The UK government has tightened the rules around the delivery of English Language testing in response to accusations of cheating and fraud in student visa applications.
In response to a BBC documentary, revealing cheating and fraud in English language testing required to gain a visa for study at a UK university, the UK government has tightened the rules around sitting the test.
Last year, BBC One’s Panorama programme uncovered evidence of fraud and cheating in the student visa application system and as a consequence, the Home Office suspended all English tests run by the English Testing Service (ETS), one of the biggest English language testing companies in the world.
The programme suggested that there was a “thriving market” in false documents. BBC researchers discovered that, for a fee, criminal agents were helping non-English speaking applicants to obtain a visa by sitting the required English language tests on their behalf. Following undercover footage of a visa applicant being replaced by a ‘fake sitter’, the BBC went on to show the student receiving a genuine exam certificate and a pass with high marks.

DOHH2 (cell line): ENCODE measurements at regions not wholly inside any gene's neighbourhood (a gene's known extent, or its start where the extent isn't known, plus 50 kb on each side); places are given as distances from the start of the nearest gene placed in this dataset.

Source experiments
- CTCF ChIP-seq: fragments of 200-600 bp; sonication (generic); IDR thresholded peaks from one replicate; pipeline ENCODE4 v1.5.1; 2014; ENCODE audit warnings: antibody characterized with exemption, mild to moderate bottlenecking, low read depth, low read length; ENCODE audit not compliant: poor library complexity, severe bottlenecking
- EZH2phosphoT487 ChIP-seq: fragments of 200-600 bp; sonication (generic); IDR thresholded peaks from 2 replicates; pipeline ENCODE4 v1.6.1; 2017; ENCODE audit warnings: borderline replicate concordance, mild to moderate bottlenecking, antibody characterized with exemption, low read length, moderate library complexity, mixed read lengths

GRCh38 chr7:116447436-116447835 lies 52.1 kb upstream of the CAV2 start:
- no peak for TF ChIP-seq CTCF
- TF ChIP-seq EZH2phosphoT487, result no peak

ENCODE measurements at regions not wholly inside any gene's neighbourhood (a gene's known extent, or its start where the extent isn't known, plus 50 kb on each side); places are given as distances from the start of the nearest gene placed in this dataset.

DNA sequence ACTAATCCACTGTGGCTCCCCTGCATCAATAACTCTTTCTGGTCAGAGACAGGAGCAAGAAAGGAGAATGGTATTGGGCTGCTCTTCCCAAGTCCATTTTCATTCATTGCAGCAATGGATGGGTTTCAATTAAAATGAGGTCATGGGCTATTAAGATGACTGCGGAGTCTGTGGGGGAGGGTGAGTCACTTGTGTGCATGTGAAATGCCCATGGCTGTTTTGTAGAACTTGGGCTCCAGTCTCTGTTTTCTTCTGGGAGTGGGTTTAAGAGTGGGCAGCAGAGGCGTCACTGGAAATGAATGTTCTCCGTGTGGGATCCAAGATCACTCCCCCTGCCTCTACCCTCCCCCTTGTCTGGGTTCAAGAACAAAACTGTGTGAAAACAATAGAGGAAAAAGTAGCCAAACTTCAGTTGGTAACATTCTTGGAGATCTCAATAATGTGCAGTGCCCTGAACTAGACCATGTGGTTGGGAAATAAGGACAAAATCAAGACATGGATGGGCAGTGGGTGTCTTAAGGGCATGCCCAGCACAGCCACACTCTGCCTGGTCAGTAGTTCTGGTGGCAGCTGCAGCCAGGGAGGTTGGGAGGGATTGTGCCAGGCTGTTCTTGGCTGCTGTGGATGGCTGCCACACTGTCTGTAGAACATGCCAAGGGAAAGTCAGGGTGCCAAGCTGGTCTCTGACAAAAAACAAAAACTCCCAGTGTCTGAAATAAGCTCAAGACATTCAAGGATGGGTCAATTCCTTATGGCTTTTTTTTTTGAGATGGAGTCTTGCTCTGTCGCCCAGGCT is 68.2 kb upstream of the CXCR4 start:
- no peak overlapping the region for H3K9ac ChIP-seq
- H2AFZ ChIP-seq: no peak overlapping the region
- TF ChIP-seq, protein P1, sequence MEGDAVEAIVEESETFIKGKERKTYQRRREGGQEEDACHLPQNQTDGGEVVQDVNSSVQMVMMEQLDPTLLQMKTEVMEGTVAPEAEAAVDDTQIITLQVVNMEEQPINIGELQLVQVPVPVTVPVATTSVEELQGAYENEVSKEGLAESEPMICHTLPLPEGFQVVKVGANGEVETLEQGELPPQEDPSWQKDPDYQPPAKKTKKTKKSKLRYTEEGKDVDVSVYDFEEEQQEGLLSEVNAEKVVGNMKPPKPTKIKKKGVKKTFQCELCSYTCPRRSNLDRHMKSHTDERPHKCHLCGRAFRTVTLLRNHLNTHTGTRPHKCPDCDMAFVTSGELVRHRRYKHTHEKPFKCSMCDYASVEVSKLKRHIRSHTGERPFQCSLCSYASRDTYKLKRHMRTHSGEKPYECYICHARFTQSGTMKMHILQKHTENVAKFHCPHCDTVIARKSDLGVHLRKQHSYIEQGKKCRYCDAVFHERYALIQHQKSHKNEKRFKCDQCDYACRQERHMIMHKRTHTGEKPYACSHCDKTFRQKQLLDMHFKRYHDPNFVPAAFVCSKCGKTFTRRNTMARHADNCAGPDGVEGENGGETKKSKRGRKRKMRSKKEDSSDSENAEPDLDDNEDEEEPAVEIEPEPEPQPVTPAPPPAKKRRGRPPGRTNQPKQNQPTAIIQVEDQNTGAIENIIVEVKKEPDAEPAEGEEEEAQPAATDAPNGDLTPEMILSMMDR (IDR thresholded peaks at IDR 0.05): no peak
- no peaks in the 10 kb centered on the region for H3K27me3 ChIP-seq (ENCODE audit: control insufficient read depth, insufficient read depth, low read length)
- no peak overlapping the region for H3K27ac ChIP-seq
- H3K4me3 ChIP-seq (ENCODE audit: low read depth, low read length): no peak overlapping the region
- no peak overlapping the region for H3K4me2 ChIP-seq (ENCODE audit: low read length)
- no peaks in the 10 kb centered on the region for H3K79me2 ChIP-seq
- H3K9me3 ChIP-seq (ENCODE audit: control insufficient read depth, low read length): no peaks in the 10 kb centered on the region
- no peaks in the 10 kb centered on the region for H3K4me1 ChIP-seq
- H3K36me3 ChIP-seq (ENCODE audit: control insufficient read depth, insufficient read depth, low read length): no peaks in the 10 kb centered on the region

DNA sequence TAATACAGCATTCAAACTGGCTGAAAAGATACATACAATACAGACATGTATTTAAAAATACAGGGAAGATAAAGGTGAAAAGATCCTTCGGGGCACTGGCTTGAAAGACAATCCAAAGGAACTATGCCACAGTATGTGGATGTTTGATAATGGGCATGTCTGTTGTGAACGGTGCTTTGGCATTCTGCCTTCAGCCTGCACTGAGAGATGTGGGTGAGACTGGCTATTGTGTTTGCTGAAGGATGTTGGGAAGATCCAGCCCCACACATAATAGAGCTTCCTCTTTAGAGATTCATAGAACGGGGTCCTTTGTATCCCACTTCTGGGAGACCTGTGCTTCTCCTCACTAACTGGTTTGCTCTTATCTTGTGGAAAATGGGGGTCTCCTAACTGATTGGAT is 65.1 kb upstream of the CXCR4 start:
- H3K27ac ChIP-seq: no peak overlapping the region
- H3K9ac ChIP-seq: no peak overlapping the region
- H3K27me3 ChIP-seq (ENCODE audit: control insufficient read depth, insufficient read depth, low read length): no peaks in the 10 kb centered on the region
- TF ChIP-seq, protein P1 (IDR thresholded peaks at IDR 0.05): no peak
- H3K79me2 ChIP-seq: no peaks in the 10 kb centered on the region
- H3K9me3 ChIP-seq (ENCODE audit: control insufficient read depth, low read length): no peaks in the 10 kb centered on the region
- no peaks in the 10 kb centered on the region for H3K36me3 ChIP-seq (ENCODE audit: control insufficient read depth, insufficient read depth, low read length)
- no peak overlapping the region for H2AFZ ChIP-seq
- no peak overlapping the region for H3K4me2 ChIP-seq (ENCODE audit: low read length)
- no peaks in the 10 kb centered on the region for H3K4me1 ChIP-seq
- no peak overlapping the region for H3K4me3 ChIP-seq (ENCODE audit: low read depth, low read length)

Home Secretary Theresa May suspended the ETS along with another college, which was exposed in the programme as dealing in fraudulent applications.
The government has now restricted delivery of the test to two providers. From 6 April 2015 only Trinity College London and IELTS Consortia will deliver the SELT although SELT test centres, which are spread throughout the UK and the rest of the world.
According to official guidance, applicants who take the language test on or before 5 April 2015 with the current providers will be able to use their certificates until 5 November 2015.
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International student visa language testing restricted to two providers by UK government
Posted on March 12, 2015